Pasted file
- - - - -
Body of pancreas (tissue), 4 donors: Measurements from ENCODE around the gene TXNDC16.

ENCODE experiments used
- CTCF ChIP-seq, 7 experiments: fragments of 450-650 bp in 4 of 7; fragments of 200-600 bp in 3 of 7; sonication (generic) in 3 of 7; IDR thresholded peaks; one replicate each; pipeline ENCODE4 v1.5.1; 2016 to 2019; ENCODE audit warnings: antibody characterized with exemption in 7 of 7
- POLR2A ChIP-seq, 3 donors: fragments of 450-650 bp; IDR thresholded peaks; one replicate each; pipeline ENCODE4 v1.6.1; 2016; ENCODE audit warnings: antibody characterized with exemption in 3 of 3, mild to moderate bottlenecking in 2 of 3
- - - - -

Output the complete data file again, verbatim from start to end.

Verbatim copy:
Body of pancreas (tissue), 4 donors: Measurements from ENCODE around the gene TXNDC16.

ENCODE experiments used
- CTCF ChIP-seq, 7 experiments: fragments of 450-650 bp in 4 of 7; fragments of 200-600 bp in 3 of 7; sonication (generic) in 3 of 7; IDR thresholded peaks; one replicate each; pipeline ENCODE4 v1.5.1; 2016 to 2019; ENCODE audit warnings: antibody characterized with exemption in 7 of 7
- POLR2A ChIP-seq, 3 donors: fragments of 450-650 bp; IDR thresholded peaks; one replicate each; pipeline ENCODE4 v1.6.1; 2016; ENCODE audit warnings: antibody characterized with exemption in 3 of 3, mild to moderate bottlenecking in 2 of 3